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Emetophobia (Fear of Vomiting) : Symptoms, Causes, Diagnosis and Treatment

Last Updated: Dec 26, 2020

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What is Emetophobia

Have you ever met someone who is scared or afraid of vomiting or watching other vomit? Yes, people exist who are afraid of vomiting. This fear is known as Emetophobia. Emetophobia means fear of vomiting. It involves a fear of vomiting, seeing vomit, watching other people vomit, or feeling sick.

There are many people who do not like vomiting but this phobia contains other symptoms as well. Emetophobic people spend most of their time worrying about puking even if he/she or the people around them are not ill. Just thinking of these scenarios can make them cause distress among them. Emetophobia is usually treatable with the help of a therapist or medications.

How do I get this way?

Vomit phobia can develop all sudden or followed by some traumatic experience. Once, it starts, your fear can worsen as you start avoiding places and things connected with vomiting, you become gradually more hypervigilant, and fear soon controls your life.

The more you avoid, the greater your fear becomes. Dietary habits usually become strict, and anything unfamiliar or with the least possibility of causing sickness results in obsessive checking and avoidance.

Individuals suffering from this phobia often experience significant social and occupational impairment, going to great lengths to make sure they don’t vomit. Adults may miss work, stop eating at restaurants, kids may refuse to go to school or visit a friend’s house.

It means missing out on much of life and a great deal of worrying and strategic planning. The uncertainty of not knowing when it will happen is what causes so much distress.

Emetophobia Physical and Mental Symptoms

Suffering from emetophobia means you are likely to avoid being in situations where you or someone else might vomit. There are chances you might avoid being present in such scenarios. The symptoms include:

  • Eliminating foods that you associate with vomiting
  • Eating very slowly or very little or eating alone at home
  • Smelling any eatery items
  • Avoid touching surfaces that could have germs that lead to illness, such as doorknobs, toilet seats or flushes, handrails, or public computers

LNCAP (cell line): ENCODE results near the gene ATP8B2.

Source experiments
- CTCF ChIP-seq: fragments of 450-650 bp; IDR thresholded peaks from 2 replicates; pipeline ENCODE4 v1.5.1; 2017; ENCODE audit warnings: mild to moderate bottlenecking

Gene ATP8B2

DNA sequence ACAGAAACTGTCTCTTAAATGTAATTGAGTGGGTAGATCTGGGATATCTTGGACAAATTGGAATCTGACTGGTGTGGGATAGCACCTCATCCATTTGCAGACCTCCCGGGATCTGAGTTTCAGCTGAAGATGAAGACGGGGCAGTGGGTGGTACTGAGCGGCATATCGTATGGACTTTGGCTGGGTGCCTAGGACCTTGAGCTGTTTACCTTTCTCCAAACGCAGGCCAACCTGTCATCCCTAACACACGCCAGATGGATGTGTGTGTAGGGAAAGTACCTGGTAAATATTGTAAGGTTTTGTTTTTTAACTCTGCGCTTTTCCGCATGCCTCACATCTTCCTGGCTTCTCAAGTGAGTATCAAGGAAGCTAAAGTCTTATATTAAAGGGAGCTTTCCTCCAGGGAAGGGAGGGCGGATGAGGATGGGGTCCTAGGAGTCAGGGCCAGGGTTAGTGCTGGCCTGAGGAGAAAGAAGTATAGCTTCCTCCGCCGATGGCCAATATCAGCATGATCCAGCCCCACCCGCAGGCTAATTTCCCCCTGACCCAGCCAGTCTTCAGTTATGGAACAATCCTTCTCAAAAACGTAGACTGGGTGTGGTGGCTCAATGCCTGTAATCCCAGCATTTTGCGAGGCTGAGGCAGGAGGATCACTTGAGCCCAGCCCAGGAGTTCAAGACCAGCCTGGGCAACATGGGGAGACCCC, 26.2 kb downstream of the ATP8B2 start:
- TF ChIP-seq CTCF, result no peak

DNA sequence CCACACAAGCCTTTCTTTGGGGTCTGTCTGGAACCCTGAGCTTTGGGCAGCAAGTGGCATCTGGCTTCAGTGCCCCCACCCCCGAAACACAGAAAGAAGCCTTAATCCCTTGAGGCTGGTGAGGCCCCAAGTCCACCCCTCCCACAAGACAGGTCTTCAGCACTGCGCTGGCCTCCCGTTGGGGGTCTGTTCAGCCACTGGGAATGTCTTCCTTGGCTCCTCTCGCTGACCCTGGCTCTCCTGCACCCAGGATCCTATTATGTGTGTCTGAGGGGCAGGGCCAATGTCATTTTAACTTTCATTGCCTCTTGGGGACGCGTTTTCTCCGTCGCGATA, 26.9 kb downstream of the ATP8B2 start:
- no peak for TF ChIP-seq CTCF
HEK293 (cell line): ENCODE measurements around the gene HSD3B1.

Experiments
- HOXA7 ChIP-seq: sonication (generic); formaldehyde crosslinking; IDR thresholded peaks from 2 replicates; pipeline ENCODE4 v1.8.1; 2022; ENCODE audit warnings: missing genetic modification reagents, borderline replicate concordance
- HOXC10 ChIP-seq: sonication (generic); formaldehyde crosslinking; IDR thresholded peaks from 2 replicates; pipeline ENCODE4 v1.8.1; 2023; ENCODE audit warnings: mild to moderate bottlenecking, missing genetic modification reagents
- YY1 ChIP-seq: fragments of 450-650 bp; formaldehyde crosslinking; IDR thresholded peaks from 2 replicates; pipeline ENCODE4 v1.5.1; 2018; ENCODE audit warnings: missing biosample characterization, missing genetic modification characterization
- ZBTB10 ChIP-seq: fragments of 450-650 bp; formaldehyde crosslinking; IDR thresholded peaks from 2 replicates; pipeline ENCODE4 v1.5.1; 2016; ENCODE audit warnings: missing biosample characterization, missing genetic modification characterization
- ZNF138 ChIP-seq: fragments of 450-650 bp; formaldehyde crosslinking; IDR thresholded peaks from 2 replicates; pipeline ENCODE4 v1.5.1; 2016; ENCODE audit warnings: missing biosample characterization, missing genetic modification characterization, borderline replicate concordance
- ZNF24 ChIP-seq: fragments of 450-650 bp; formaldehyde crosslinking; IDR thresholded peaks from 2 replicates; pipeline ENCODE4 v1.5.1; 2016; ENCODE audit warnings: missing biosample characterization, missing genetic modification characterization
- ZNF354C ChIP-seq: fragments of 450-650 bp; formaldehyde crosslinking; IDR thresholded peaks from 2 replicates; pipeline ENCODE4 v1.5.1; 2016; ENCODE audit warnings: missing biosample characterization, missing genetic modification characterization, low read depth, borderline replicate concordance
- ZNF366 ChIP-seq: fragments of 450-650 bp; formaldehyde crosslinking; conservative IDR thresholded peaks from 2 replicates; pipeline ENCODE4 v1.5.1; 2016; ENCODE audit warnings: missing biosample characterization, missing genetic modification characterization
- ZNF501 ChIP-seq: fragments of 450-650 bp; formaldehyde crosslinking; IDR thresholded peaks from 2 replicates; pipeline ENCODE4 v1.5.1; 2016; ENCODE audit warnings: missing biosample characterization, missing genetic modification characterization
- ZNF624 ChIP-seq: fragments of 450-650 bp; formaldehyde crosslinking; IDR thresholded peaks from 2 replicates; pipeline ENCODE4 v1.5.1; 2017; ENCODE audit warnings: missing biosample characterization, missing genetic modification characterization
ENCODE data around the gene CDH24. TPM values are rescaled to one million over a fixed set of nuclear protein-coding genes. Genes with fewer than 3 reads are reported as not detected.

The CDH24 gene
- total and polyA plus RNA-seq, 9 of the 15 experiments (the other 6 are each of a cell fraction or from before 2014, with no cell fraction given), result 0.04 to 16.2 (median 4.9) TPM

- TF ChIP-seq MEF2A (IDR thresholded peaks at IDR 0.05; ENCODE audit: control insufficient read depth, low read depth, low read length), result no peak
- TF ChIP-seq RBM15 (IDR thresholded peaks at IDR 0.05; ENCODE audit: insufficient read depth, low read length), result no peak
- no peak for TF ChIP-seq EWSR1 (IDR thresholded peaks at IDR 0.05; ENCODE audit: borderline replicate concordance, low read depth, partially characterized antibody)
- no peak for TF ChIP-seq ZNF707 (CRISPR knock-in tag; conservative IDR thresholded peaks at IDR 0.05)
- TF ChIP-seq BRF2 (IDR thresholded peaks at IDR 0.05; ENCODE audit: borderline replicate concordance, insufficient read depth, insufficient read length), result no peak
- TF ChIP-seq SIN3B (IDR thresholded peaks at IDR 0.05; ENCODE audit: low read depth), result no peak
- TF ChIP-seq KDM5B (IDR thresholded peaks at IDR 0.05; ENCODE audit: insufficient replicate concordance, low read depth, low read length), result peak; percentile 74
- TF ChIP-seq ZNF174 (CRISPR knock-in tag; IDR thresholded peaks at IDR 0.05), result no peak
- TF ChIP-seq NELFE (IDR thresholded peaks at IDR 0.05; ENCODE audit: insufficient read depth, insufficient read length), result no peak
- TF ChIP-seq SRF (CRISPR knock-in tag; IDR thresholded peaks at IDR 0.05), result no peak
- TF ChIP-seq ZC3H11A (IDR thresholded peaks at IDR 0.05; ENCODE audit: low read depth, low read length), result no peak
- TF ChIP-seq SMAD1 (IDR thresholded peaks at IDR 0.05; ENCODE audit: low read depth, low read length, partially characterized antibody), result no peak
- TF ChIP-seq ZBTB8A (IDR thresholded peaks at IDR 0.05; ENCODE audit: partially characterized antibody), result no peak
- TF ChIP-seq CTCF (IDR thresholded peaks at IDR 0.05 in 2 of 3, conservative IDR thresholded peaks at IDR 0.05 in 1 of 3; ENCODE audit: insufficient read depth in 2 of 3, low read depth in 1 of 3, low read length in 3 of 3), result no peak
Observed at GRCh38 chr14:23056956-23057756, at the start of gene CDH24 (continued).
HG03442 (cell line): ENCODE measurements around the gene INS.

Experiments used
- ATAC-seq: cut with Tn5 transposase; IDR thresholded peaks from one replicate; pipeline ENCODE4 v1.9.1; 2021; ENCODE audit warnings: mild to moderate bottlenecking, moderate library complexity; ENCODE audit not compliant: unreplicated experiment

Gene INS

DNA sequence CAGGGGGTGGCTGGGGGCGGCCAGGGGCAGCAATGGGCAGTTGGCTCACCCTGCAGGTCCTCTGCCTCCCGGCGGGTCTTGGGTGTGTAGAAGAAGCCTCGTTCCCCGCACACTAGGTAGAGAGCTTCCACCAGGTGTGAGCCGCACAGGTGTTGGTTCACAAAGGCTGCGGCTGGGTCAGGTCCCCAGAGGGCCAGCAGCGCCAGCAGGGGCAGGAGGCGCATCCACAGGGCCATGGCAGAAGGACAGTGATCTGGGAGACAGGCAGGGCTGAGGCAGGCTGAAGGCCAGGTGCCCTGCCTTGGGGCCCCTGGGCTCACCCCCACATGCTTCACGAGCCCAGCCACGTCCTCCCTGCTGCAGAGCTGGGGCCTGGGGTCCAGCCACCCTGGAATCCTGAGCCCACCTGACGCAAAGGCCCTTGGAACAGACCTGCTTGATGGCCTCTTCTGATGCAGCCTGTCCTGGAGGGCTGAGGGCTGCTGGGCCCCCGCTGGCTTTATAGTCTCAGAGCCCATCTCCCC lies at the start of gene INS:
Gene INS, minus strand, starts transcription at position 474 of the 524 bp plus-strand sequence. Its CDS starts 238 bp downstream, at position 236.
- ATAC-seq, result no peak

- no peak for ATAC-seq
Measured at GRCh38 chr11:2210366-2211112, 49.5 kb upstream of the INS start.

• Washing hands, dishes, food, and food preparation tools excessively
  • Avoid drinking alcohol or taking medication that could cause nausea
  • Avoid travel, school, parties, public transportation, or any crowded public space
  • Chest tightness
  • Vomiting

Mental health symptoms include:

  • Fear in looking at someone who is vomiting
  • Fear of puking but not being able to find a washroom
  • Fear of not being able to vomit
  • Panic at the thought of not being able to leave a crowded place if someone vomits
  • Anxiety
  • Thinking about vomit

It is very common to experience emetophobia or other phobias in many different ways. For example, you may be scared about vomiting yourself, while others might worry more about thinking other people are throwing up.

Emetophobia Causes and Effects

Emetophobia can also develop without any cause, leading experts/doctors to believe that genetics and environment play a role. For example, having a family history of specific phobias or other anxiety disorders can increase your risk.

The causes begin in childhood and adults who have lived with this phobia for over ten years may not remember the first triggering event. Treatment for this phobia can still help if you don’t know what originally caused the phobia.

Some phobias often develop after an incident involving the feared thing. The causes include:

  • Getting sick in public
  • Having a bad case of food poisoning
  • Watching someone else vomiting
  • Thinking of someone puking on you
  • Experiencing a panic attack during an incident of vomiting

Emetophobia Diagnostic Criteria

Extreme fear or anxiety around a particular object or situation is typically diagnosed as a phobia when it starts to cause distress that negatively affects your life at home, school, or work.

Diagnosis includes:

  • Fear & anxiety response that happens immediately after seeing or thinking about vomit
  • Avoidance of situations that could involve vomit